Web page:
A former Santa Fe Police Department (SFPD) field lieutenant has filed a lawsuit alleging that the city of Santa Fe and the mayor engaged in whistleblower retaliation.
Michele Williams worked for the SFPD from 2001 until 2019: in 2018, the complaint alleges that Williams “submitted a complaint regarding Robert Vasquez, a SFPD Deputy Chief of Police.” According to the lawsuit, Williams’ 2018 “complaint against Mr. Vasquez alleged improper, if not unlawful, acts of misconduct” including “claiming time worked when he was not at work” and “failing to submit leave requests whereby he was paid regular time as if he was at work.” She also conveyed these concerns to the City of Santa Fe’s city manager.
Vasquez filed a discrimination charge against Williams in July of 2019 alleging that Williams had discriminated against him, but the charge did not result in any findings, according to the lawsuit. Vasquez retired in August of 2019, and in the same month, “SFPD issued to Ms. Williams a determination concerning her previously filed complaint and did not sustain any of her allegations,” according to the complaint.
Along with the decision that there were no findings against Vasquez, SFPD “transferred Ms. Williams from her position as a field lieutenant to an administrative position” without giving any specific reasoning, the complaint claims. The new administrative position removed Williams from the SFPD roster and was accompanied by “a variety of financial losses including a five-percent (5%) shift differential in additional pay and the loss of over-time activities,” according to the complaint. The new position also shifted Williams’ responsibilities, “as she no longer supervised any persons and was no longer engaged in active law enforcement activities.” The complaint alleges that this kind of transfer is “unusual and reserved for the most serious allegations of misconduct against SFPD personnel.”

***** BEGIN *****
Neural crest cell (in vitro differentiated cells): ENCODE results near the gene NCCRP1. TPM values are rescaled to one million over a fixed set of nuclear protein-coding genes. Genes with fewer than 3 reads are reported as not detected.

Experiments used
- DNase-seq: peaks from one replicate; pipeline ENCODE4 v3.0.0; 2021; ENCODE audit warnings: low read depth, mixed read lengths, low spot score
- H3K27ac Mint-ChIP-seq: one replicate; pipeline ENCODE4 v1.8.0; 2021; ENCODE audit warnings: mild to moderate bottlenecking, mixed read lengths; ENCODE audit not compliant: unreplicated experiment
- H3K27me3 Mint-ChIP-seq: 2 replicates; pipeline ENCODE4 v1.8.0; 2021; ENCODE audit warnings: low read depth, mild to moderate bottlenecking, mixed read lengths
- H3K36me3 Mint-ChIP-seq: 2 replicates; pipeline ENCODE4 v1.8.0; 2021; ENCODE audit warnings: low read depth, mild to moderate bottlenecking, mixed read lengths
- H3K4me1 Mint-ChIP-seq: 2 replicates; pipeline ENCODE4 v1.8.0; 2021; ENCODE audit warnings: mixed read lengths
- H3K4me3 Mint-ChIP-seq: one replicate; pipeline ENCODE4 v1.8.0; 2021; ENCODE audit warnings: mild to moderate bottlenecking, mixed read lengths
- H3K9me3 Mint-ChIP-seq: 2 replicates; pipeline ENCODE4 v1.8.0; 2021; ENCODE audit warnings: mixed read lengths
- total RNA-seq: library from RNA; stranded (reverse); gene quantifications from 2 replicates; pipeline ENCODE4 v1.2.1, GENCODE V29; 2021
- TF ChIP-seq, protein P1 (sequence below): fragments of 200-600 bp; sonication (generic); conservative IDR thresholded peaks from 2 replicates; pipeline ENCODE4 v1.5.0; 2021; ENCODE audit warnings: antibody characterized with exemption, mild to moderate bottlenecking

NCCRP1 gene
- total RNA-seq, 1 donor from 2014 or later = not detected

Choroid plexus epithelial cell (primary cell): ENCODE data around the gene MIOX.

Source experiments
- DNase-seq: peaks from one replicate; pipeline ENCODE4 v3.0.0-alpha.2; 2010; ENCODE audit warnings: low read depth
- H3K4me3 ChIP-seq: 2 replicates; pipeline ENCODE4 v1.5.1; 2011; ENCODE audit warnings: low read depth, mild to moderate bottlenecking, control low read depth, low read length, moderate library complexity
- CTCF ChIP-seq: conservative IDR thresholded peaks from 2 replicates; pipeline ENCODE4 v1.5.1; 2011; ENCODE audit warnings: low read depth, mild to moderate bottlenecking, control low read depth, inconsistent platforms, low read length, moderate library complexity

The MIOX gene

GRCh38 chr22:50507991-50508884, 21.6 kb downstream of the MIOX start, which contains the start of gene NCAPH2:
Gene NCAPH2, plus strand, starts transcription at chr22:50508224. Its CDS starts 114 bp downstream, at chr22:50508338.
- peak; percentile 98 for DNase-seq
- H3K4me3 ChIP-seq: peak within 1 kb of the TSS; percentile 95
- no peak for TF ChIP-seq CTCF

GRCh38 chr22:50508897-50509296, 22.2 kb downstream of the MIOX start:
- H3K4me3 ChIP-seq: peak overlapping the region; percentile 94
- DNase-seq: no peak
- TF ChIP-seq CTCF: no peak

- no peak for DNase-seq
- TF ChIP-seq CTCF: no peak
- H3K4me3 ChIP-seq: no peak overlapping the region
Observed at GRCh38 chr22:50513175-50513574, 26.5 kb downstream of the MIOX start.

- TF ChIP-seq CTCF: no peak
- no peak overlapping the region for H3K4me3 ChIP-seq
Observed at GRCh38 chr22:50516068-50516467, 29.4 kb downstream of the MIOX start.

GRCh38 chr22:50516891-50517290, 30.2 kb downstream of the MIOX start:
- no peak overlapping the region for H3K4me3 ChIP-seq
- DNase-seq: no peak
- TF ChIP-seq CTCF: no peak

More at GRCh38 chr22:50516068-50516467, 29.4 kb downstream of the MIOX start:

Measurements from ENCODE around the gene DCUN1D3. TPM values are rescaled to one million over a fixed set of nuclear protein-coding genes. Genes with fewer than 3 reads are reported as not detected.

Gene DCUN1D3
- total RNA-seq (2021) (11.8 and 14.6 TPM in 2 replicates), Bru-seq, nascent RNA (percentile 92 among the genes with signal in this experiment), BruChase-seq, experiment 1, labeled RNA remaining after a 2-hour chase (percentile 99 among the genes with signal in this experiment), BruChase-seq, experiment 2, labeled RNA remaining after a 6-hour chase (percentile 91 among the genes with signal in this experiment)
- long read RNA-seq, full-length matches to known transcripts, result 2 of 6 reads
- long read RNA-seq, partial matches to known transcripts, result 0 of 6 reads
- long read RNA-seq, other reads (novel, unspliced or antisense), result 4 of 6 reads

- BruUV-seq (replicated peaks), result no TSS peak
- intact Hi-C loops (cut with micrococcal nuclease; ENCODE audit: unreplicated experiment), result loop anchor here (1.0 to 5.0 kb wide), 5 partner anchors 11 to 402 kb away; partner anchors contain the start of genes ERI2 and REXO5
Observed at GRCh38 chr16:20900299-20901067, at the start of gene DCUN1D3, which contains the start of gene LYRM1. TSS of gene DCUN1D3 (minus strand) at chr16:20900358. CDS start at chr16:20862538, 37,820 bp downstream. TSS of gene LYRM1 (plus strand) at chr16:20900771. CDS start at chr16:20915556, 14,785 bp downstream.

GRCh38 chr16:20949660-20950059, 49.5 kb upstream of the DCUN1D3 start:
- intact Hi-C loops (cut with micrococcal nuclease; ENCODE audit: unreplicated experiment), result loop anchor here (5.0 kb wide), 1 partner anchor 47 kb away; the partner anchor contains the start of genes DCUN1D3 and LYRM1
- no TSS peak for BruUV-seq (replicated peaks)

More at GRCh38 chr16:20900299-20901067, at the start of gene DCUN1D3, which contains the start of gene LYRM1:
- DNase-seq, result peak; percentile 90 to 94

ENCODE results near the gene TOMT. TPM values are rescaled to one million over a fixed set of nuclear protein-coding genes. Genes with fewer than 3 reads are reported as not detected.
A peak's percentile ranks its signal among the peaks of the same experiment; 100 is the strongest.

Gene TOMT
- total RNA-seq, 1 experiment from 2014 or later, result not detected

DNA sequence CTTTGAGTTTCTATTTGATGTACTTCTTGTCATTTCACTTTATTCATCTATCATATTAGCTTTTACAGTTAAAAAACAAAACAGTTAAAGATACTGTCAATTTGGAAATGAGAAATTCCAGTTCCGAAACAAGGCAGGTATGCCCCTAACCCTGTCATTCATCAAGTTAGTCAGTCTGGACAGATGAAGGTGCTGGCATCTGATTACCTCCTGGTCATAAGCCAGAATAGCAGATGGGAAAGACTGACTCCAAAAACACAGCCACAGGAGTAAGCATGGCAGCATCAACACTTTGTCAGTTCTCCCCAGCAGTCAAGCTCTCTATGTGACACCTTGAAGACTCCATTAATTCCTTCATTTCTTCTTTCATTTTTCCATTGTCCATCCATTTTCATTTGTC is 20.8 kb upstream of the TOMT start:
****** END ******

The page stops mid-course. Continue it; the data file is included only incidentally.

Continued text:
In her new administrative position, Williams was charged to oversee a program by an organization called New Mexicans to Prevent Gun Violence where citizens would exchange guns for gift cards/vouchers. Williams and an event organizer noted that after the event, “there were at least two (2) firearms missing from SFPD evidence unit,” After discrepancies regarding the missing firearms allegedly continued, Williams conducted a review of the event and in November of 2019, she “submitted a memo to SFPD Deputy Chief of Police Ben Valdez concerning the SFPD evidence unit discrepancies” in relation to the program. A day after she submitted her memo, the complaint alleged that she was “issued another target letter informing her that she was the target of yet another internal affairs investigation.”
The lawsuit counts this second letter as the second act of whistleblower retaliation and alleged that the city of Santa Fe “subjected Ms. Williams to emotional distress, economic harm, and loss, including but not limited to past and future wages and benefits, attorney fees and costs, for which she now sues under the state’s Whistleblower Protection Act.”
Williams told the Santa Fe Reporter in a December 21 article that “she does not know whether she was targeted for personal reasons or simply because she raised an alarm.” Williams told the Reporter: “I don’t know if it was because of me or something that I did or whether it was just their adverse to criticism.” She continued, “It’s part of a larger cultural issue in law enforcement in Santa Fe and in New Mexico…and nationally, that law enforcement is not open to cultural readjusting of the ways in which they are deficient.”
The Santa Fe city spokesman Dave Herndon told the Reporter that “the city typically declines to answer questions about pending litigation and noted the city attorney’s office had not been served with the filings as of Monday afternoon.” Williams “has requested a jury trial” and has already had a few victories in this case. In May, “state District Judge Bryan Biedscheid ruled that Santa Fe officials had violated the state Inspection of Public Records Act by withholding records Williams sough related to rape cases,” according to the article. That case is still pending, “along with a second records case in which Williams is seeking documents about complaints made to the department,” the article states.